The change, which was first reported by the Financial Times on Wednesday, highlights China’s longstanding claim to the South China Sea in its entirety, though parts of the waters are also claimed by Taiwan, the Philippines, Vietnam, Brunei and Malaysia.

Tsai to join China Affairs Committee

POSITION:Former premier Frank Hsieh has declined an invitation to join the DPP’s committee, reportedly saying that he wanted to leave room for other party members
By Chris Wang  /  Staff reporter

Former Democratic Progressive Party (DPP) chairperson Tsai Ing-wen (蔡英文) has agreed to join the party’s China Affairs Committee, while former premier Frank Hsieh (謝長廷) has turned down the same offer as the DPP’s search for members of the controversial committee continued.

In a press release issued late on Thursday, Tsai accepted the invitation extended by DPP Chairman Su Tseng-chang (蘇貞昌), who is to be the committee’s convener, to serve as one of the committee members.

Legislators set up cross-party human rights focus group

By Chris Wang  /  Staff reporter

More than 50 legislators established a cross-party human rights group yesterday in the legislature to promote human rights and to collaborate with overseas parliamentary counterparts on the universal value.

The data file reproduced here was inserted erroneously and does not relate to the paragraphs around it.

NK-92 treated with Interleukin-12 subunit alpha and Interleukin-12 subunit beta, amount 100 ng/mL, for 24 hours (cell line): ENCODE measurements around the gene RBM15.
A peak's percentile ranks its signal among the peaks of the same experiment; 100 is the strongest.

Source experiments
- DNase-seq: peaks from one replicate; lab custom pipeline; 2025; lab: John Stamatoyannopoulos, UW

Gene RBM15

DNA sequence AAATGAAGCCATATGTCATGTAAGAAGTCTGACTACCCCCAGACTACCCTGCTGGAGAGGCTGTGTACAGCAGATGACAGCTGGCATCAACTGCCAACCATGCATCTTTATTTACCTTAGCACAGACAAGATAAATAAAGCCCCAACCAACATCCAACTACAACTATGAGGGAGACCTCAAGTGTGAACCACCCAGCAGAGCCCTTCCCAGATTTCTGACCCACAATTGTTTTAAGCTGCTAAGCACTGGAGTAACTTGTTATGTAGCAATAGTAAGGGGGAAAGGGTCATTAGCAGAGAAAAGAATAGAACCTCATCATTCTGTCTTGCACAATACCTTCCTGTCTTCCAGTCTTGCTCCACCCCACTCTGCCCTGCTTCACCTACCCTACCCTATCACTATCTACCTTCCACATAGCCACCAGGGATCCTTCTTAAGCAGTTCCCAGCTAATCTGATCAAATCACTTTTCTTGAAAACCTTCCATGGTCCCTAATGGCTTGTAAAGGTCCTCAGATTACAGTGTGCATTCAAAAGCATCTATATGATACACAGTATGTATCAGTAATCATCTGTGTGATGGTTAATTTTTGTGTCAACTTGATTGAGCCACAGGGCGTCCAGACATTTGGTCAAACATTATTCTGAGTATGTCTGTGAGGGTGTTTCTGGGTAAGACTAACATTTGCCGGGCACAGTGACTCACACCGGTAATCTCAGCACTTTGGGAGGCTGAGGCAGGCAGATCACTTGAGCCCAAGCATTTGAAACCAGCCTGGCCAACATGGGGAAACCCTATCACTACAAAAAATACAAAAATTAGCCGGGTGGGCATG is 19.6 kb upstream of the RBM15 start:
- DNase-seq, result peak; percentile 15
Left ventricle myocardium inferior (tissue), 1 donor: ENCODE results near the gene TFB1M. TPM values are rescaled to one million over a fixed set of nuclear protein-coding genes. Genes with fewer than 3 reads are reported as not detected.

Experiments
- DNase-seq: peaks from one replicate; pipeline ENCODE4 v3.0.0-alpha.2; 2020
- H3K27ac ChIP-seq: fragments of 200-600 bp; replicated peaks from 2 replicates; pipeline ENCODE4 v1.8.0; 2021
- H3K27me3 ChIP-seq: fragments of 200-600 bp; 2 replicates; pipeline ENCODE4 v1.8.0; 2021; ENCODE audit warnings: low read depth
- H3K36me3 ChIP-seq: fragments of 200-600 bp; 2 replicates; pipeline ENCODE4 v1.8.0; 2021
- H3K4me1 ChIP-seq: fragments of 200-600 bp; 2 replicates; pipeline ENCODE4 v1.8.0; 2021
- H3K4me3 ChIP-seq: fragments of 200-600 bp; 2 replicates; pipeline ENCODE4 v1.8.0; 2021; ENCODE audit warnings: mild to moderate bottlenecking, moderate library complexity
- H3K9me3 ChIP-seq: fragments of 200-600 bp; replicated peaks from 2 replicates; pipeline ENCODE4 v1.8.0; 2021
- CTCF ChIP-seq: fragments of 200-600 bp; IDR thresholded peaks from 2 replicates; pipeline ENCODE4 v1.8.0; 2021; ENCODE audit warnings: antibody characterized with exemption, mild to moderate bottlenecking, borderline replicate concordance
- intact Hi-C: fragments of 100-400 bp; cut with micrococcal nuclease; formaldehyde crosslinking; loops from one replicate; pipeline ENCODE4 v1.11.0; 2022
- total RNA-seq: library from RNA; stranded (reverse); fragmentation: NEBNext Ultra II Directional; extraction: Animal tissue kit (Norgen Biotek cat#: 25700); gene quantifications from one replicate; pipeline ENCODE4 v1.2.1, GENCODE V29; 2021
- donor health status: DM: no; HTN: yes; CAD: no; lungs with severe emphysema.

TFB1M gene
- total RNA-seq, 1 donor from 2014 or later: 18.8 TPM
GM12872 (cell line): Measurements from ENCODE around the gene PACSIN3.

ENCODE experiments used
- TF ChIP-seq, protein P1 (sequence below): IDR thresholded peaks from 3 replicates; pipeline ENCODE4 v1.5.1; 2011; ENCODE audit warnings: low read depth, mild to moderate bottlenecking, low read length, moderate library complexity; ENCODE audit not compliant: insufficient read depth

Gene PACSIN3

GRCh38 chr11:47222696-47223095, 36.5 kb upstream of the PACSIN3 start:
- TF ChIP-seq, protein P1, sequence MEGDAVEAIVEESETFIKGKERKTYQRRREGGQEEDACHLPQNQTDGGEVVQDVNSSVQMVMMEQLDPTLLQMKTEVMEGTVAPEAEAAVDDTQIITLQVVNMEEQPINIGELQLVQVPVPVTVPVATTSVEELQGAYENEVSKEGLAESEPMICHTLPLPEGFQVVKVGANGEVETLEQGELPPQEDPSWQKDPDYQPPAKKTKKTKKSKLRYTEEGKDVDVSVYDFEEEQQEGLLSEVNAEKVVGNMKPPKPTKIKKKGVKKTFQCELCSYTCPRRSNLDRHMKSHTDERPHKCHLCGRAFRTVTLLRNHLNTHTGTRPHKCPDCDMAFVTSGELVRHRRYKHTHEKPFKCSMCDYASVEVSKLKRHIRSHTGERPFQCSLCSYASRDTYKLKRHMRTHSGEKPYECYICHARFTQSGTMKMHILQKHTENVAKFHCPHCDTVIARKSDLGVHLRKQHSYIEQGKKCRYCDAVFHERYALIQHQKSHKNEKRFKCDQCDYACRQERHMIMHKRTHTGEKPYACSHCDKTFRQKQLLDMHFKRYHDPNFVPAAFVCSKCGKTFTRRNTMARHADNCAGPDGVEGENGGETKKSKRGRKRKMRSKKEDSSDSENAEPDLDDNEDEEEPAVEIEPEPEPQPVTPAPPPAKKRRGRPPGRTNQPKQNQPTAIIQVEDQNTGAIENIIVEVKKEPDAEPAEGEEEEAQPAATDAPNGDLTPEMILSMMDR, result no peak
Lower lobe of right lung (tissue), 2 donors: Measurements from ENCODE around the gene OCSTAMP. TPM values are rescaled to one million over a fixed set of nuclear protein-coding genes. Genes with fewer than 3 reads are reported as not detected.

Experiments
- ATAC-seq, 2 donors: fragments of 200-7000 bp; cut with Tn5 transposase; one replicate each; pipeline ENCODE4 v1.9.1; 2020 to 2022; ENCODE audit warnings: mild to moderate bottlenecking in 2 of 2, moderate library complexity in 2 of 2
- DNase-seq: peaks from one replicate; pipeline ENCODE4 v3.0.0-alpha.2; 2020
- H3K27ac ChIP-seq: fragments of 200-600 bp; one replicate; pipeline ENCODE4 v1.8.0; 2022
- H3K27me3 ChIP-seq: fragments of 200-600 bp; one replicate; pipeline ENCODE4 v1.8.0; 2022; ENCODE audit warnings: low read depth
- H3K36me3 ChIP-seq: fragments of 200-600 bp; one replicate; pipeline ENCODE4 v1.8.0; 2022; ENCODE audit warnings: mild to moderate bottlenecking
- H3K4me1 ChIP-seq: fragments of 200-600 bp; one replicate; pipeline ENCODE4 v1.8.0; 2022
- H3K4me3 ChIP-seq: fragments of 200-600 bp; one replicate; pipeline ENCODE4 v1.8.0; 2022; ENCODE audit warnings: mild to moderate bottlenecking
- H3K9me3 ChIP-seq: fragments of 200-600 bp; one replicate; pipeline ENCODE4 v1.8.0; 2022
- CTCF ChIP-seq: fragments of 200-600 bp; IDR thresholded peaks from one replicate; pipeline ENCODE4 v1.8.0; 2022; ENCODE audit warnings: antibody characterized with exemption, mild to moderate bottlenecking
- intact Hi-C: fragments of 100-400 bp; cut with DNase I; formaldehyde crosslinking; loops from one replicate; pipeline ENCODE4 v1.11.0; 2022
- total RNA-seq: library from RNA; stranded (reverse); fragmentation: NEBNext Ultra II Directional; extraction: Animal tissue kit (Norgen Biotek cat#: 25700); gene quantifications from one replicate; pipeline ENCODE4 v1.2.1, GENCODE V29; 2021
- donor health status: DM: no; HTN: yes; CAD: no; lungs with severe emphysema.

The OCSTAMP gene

Democratic Progressive Party (DPP) Legislator Yu Mei-nu (尤美女), the chairman of the group, announced the official establishment of the Parliamentary Cross-Party Group on International Human Rights at a press conference.

Dalai Lama visa rejection draws more fire

CHINA FACTOR::The DPP ramped up its criticism of the visa denial, saying it has damaged Taiwan’s image as a democracy that values human rights
By Chris Wang  /  Staff reporter
Sat, Nov 24, 2012 - Page 1

Former vice president Annette Lu (呂秀蓮) and the Democratic Progressive Party (DPP) yesterday lambasted President Ma Ying-jeou’s (馬英九) government for denying a visa to the Dalai Lama, saying this was another “proof” of Ma’s pro-China position.

“President Ma, what are you afraid of? What do you want to do? Your denial of the Dalai Lama’s visit has hurt Taiwanese and Taiwan’s international image,” Lu told a joint press conference with the DPP caucus in the legislature.

Friday, November 23, 2012

EDITORIAL: The DPP must go on the offensive

Fri, Nov 23, 2012 - Page 8

The Democratic Progressive Party (DPP) has echoed criticism that President Ma Ying-jeou (馬英九) is a “bumbler” and attacked his refusal to set aside political antagonism and call a national affairs conference to resolve the nation’s problems.